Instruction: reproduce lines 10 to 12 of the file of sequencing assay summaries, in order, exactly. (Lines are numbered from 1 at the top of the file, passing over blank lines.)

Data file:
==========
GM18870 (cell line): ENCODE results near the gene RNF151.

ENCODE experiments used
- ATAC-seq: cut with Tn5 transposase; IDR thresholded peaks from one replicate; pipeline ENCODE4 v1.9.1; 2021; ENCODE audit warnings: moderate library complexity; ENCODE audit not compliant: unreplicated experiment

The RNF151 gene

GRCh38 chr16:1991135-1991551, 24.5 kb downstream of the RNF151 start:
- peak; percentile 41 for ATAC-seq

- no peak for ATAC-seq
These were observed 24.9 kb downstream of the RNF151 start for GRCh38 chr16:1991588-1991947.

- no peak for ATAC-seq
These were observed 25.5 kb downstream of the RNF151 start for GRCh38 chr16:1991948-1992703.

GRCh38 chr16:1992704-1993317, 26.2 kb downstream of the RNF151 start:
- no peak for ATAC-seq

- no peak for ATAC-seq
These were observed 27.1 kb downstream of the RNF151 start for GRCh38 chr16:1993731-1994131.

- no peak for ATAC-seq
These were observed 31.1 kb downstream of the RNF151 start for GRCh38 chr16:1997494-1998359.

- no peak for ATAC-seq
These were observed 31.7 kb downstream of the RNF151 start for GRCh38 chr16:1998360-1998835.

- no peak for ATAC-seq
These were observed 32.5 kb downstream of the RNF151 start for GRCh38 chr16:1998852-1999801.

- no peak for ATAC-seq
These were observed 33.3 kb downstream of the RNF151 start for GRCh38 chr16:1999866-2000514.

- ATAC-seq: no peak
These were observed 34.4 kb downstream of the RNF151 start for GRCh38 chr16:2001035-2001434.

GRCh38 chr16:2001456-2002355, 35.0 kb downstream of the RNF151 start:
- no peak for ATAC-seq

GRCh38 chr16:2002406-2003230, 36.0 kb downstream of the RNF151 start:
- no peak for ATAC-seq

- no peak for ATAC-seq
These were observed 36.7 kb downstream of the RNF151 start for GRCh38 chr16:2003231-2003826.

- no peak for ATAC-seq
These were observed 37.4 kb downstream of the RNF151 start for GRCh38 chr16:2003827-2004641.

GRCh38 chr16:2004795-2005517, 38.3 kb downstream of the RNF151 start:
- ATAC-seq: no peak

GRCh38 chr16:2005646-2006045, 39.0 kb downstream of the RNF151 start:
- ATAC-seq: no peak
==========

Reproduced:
These were observed 25.5 kb downstream of the RNF151 start for GRCh38 chr16:1991948-1992703.

GRCh38 chr16:1992704-1993317, 26.2 kb downstream of the RNF151 start:
- no peak for ATAC-seq